This is a great one for those who love Italian food served along side their turkey!  For this recipe, you will need 1 large package of spinach and cheese Buitoni tortellini (you can use many other varieties of tortellini but this one tastes the best), 1 package of fresh baby spinach, olive oil, 1 package of cherry tomatoes and salt and pepper to taste.  Bring a pot of water to boil and add a dash of olive oil and salt.  Once bubbles appear, place the tortellini in the pot and cook until they rise to the surface (a sure way to tell when they are done).  Drain noodles and place to the side.  In a sauté pan, add olive oil and spinach and cook until leaves are soft.  Add the cherry tomatoes and season with spices until the desired taste is achieved.  Mix the tortellini into the pan and stir thoroughly until adequately blended.  Serve immediately and watch your guests swoon over this amazing recipe of pasta and veggies!

suze Suzie Canale lives in Westwood, MA with her family. An employee of the Westwood Public Library, Suzie has published four children's books and serves as the director of The Women's Lockerroom Foundation.

 

Tags: Traditions, Thanksgiving, Suzie Canale

What My Fall Color Palette Symbolizes for Me

Posted by Suzie Canale on Sat, Oct 25, 2014

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Autumn in New England is a time of year in which Bostonians relish in seasonal activities of carving pumpkins, jumping in piles of raked leaves and baking pumpkin pies that infiltrate our homes with decadent aroma.  We often sit in anticipation of these crisp few months before snowfall because they are reflective of themes embodying outside activity, family and warmth.  As a Boston florist, we attempt to capture this feeling when designing centerpieces, funeral arrangements, party planning, wedding bouquets and general storefront décor.  While purchases from the flower market often reflect varieties that are locally grown during the months of September and October, flower buyers are also aware of color selections, often opting for tones of red, orange and yellow.  Occasionally, you’ll see a fun accent of purple, green or pink but this base palette is the most popular and supports a strong product line for the fall season.  Why do we depend on this traditional spectrum when creating flower arrangements?  The answer is simple.  Particular colors bring forth particular emotions, many of which revolve around pleasant memories that Bostonians generally experience during this time of year.  Certain colors represent familiar seasonal symbols and events, arousing pleasant thoughts and moods.  The memories make us feel good, which is why we put pumpkins on our doorsteps, tie hay bales to our lantern poles and yes, buy flowers emanating the hues of autumn.  Here’s what my fall color palette symbolizes for me.

 

Red

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Red is often associated with the emotions connected to passion.  Whether love or hate, there is strength behind this hue, a quality that makes us react more so than any other color on the spectrum.  When connecting red to autumn facets, thoughts of crackling fires when the weather drops colder, plucking a ripened Macintosh apple off of an orchard branch and Japanese maples tree leaves blanketing the ground in a luxurious carpet.  The color red connects me to the words warmth, ripe and decadence.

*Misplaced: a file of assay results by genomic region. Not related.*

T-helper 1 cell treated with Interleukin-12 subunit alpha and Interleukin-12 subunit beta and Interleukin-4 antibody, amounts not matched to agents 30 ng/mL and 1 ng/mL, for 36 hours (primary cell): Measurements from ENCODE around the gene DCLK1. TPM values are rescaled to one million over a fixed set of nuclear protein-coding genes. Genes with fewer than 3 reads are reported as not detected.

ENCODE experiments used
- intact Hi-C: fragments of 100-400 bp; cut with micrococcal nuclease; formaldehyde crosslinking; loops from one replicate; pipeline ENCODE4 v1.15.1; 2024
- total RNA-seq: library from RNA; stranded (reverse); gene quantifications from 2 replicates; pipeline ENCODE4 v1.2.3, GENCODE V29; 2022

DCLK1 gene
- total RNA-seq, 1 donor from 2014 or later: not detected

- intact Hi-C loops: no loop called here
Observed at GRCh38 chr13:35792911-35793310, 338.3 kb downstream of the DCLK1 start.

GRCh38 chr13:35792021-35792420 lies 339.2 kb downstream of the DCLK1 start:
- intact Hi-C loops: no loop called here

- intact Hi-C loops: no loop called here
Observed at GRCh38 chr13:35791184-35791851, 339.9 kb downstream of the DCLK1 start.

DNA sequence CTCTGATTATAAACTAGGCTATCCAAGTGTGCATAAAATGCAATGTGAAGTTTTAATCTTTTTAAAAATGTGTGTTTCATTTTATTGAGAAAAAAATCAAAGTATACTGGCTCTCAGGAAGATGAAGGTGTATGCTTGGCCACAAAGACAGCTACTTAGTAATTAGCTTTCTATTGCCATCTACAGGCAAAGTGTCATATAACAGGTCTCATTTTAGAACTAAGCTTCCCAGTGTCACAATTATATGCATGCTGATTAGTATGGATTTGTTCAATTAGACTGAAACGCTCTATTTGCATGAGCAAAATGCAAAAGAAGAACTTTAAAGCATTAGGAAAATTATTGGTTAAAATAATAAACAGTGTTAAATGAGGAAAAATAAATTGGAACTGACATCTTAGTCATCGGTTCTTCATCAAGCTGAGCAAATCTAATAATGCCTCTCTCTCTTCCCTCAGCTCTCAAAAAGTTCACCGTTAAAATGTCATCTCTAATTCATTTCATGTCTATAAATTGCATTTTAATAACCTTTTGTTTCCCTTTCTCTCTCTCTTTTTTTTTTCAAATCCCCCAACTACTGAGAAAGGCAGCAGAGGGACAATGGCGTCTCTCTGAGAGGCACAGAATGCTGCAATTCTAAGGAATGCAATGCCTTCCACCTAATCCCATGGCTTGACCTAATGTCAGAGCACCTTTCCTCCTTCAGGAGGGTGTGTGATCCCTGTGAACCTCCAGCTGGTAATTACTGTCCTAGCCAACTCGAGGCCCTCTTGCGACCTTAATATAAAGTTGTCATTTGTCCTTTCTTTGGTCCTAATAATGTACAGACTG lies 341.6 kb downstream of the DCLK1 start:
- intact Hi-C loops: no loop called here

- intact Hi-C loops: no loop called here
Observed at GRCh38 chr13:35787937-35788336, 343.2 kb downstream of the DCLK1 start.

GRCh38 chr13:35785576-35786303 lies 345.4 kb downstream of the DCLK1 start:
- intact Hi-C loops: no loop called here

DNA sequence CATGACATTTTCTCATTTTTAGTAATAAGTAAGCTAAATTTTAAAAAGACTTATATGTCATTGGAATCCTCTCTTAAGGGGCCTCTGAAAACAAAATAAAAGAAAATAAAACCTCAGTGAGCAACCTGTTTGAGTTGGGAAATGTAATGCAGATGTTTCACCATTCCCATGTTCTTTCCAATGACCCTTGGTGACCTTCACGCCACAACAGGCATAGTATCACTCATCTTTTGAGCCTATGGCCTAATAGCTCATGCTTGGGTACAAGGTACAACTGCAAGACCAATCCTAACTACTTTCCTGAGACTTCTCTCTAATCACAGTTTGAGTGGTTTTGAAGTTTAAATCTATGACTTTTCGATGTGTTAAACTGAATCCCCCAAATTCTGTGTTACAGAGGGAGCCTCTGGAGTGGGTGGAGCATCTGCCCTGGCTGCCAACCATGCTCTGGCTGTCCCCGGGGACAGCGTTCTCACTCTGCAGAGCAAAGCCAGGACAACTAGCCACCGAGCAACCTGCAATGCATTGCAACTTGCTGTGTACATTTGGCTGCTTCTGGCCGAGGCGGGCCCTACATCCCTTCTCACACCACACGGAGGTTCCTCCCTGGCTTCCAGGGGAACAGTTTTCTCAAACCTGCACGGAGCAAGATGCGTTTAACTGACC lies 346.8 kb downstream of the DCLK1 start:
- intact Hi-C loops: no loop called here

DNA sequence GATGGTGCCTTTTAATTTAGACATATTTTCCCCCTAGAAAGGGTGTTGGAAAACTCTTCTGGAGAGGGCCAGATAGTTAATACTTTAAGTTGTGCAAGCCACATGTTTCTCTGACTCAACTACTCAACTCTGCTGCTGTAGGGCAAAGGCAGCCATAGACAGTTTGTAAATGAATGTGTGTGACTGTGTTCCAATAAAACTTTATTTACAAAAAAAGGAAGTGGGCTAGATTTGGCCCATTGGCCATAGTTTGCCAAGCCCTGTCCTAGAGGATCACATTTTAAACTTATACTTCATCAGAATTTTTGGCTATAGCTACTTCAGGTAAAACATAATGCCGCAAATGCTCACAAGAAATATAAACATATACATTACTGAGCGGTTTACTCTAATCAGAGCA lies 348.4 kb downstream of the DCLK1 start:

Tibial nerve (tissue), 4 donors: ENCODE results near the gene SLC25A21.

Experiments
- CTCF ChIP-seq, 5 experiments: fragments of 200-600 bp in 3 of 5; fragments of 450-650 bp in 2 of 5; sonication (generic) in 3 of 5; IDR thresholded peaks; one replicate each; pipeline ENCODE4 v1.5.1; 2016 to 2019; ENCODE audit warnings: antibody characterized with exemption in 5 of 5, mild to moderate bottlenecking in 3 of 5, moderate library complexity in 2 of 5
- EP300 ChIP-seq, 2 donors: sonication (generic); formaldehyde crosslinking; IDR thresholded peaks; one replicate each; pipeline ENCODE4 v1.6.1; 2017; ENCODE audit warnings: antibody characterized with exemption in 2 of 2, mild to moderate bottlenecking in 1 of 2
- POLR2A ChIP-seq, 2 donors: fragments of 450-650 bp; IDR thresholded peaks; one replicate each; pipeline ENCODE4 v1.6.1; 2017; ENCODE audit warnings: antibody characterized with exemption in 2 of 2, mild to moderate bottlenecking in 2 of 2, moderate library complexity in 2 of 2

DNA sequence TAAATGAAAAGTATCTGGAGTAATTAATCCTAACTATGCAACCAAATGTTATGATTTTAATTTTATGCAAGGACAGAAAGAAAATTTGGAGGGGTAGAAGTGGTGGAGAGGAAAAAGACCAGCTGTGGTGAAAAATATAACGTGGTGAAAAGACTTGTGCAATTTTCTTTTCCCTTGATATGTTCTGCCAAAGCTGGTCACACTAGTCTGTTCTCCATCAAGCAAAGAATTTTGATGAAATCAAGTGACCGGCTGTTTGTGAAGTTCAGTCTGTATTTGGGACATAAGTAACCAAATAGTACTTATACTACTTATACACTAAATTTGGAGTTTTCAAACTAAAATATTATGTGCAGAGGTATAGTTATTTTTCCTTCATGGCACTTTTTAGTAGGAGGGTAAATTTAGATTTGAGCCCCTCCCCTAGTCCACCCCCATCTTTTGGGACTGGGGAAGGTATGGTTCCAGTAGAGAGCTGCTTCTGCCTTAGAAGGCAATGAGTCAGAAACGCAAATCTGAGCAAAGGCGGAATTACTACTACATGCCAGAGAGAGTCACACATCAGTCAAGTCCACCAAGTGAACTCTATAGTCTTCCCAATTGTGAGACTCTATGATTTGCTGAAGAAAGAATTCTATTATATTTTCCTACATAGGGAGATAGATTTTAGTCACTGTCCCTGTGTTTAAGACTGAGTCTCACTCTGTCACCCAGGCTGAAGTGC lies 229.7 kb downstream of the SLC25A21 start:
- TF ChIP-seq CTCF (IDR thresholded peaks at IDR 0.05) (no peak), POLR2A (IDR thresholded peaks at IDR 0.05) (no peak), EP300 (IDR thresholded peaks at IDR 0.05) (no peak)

Orange

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When feeling the color orange during fall, there is no getting around the obvious imagery of pumpkin patches. What is so wonderful about pumpkins is that they fulfill almost all of the human senses including sight, taste, scent and touch, a desirable reaction when incorporating this color within your flower arrangements.  Pumpkin patches can symbolize the scent of pumpkin pie baking in the oven, the fun touch of seeds slipping through your fingers and the site of bright orange globes of bittersweet resting in curls of vines.  Orange for me represents the idea of health, enjoyment, laughter and imagination.  Of course we all know what Cinderella’s carriage changed into at the stroke of midnight!

 

Yellow

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Who doesn’t love the color yellow?  Its happy, dazzling and uplifting to the eye where in most cases, brings a person’s general emotion state to a higher level after visual contact.  Sunflowers, chrysanthemums and dahlias are favorites of florists when using this shade within their pieces for exactly this reason.  When associating yellow with fall, I think of the comforting rays of sunshine that we learn to appreciate as they grow fewer and fewer, a field of sunflowers standing stiff with their round faces full of light and the emotion hope as we see more and more candles flicker with the changing months.